When you attend to and acknowledge your child for their efforts and accomplishments, your child will feel good about him or herself because you are focusing on their strengths. Using praise improves relationships between adults and children and increases children’s self-esteem. There are effective ways to this, and based on the psychological effects of how praise is received by children, here are 3 tips on the best ways to praise your child:
1) Be specific
Praise works best when you specifically describe the thing for which your child is being acknowledged. For example, it’s better to say “Great job – you worked hard picking up the toys!” than saying “Great job!”
It is best to praise children by focusing on the behavior rather than the person. For example, saying “I’m proud of you for tasting those carrots” puts the emphasis on the behavior (tasting a new food) whereas saying “you are a good girl for tasting those carrots” puts the emphasis on the child (being a good person). This may seem subtle, but we do not want children to think they are “good” or “bad” because of the behavior they display. We do want children to know what behaviors we expect from them and praising their positive actions accomplishes that.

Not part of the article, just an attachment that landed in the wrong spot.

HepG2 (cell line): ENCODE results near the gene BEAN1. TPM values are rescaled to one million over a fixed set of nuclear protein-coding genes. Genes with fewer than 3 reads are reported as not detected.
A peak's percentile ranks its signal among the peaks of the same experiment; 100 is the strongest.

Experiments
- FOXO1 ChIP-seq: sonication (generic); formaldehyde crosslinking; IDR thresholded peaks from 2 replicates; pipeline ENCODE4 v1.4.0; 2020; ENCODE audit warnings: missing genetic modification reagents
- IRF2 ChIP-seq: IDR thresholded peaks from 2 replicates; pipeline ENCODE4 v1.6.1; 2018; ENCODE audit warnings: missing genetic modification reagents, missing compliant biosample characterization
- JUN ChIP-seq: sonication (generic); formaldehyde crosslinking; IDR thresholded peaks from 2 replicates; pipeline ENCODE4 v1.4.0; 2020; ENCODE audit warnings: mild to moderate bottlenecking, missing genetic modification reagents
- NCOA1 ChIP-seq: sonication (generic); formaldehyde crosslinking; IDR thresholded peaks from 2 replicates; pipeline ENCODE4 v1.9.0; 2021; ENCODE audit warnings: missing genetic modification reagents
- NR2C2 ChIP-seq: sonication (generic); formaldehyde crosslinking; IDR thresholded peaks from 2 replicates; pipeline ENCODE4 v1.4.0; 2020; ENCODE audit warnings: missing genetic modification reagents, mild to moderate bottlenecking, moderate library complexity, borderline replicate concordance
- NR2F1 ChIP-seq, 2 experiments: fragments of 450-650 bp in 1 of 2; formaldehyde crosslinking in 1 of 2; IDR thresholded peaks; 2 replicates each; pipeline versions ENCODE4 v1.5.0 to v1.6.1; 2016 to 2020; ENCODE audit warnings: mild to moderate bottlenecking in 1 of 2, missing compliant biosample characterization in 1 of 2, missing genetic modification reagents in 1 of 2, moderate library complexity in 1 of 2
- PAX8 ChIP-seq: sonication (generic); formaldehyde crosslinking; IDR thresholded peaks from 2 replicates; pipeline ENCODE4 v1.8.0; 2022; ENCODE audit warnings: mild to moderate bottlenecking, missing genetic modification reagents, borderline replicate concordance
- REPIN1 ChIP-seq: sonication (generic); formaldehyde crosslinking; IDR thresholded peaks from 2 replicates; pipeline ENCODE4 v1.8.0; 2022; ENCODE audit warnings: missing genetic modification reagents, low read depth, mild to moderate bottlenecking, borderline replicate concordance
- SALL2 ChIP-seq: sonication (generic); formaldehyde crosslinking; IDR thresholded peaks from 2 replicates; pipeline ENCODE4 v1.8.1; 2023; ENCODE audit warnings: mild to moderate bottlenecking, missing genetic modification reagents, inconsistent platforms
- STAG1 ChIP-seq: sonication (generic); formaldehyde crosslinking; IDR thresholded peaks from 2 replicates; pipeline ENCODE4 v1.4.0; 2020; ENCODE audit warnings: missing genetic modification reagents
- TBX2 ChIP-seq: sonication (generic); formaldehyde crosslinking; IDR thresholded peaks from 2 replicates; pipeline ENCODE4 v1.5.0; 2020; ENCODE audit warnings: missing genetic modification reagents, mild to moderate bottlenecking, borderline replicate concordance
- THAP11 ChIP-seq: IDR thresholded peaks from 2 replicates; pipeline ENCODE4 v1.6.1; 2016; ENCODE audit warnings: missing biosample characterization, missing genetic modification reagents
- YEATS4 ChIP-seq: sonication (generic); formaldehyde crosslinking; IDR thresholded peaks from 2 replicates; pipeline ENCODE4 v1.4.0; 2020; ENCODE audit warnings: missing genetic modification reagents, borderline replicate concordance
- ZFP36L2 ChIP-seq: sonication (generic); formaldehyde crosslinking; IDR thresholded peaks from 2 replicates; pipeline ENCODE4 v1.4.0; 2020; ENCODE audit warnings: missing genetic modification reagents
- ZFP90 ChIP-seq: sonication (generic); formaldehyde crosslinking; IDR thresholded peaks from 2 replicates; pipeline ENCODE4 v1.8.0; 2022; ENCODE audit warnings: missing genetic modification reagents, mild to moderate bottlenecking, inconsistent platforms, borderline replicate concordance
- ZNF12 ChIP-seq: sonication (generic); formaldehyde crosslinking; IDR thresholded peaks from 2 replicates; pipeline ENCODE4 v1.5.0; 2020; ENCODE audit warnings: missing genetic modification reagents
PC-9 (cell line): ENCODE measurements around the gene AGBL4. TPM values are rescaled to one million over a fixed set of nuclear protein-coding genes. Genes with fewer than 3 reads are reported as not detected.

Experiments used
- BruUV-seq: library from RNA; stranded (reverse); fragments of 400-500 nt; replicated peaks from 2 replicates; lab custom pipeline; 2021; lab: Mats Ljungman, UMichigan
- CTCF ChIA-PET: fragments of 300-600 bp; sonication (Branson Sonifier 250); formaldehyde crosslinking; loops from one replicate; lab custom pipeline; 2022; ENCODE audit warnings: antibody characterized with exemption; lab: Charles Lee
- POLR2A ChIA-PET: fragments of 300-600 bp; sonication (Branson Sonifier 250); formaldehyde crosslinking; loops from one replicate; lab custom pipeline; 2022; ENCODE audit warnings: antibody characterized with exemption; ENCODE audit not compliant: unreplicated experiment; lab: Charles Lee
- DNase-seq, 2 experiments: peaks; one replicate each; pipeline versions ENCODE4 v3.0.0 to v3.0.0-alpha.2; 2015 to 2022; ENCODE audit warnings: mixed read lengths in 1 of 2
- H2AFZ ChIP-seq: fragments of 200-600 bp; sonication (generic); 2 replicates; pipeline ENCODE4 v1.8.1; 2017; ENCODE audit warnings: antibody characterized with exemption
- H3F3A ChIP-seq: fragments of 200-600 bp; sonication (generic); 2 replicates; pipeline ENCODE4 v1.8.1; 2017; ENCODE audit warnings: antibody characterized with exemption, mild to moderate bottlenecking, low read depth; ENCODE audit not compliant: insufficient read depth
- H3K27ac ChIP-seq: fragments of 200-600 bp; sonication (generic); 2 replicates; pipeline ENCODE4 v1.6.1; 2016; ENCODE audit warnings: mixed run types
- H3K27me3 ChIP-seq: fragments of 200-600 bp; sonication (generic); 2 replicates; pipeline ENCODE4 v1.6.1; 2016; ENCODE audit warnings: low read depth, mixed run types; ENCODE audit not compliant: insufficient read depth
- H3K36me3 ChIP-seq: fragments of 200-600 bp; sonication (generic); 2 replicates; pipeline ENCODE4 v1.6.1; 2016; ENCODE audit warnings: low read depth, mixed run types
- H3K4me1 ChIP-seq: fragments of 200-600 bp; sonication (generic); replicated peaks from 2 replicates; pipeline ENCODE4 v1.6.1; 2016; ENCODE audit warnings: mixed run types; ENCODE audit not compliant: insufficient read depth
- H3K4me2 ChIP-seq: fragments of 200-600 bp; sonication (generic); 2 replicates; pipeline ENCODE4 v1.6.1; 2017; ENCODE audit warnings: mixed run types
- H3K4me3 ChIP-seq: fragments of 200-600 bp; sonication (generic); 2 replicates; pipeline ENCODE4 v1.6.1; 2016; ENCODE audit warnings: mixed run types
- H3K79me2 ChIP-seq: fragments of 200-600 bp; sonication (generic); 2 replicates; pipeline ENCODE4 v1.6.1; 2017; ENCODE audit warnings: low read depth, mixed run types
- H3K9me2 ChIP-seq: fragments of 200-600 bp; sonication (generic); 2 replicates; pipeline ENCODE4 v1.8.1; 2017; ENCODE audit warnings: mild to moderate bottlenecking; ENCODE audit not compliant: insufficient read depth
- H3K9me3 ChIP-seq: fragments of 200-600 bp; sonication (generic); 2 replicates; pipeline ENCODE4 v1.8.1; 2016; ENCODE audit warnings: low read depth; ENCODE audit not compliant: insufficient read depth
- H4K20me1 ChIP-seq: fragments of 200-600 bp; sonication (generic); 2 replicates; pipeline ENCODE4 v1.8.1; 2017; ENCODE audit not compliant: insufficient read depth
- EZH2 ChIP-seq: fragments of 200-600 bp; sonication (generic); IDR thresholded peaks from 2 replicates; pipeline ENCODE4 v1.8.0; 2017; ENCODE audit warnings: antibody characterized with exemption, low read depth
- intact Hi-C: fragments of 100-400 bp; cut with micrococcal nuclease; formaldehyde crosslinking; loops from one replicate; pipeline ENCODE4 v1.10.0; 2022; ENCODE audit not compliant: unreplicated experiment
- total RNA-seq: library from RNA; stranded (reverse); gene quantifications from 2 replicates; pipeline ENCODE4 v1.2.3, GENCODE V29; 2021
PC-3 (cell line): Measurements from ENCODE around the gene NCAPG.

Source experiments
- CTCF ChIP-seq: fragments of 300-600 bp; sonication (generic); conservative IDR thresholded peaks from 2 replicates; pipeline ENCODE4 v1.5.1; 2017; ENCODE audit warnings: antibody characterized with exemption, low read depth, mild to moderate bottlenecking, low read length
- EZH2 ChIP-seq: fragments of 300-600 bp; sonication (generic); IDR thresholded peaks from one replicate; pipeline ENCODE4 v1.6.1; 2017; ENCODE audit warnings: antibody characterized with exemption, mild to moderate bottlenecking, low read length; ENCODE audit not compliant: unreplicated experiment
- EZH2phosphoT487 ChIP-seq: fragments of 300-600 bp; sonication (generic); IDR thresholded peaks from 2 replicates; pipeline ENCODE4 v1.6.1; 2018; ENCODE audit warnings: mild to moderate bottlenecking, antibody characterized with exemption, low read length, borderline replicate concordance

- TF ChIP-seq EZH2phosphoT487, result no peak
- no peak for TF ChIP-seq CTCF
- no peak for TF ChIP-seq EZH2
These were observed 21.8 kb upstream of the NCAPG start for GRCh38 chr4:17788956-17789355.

2) Be sincere
When your child does something that makes you happy or proud of him let him know by acknowledging the thing he did that made you proud. When praise is genuine and sincere, you should use it liberally. It increases children’s motivation and their self-esteem. And no, you don’t need to worry about this kind of praise “going to his head”.
Related, be careful not to give backhanded praise. It can be easy to unintentionally criticize your child while praising them. For example, “Great job picking up your toys, except you put the blocks in the wrong bin.” The second half of the statement is not needed and deflates the praise you just gave.
3) Praise effort and persistence rather than ease and perfection
Recent research shows that praising children for their effort, practice and improvement increases their motivation and persistence. Children who were praised for these attributes were more likely to persist when the “going got tough” and the task got harder. In contrast, praising children for being perfect, smart, or completing a task with ease decreased their motivation and persistence as the task became more difficult.
Want to learn more? Here are some great articles that talk more about praise: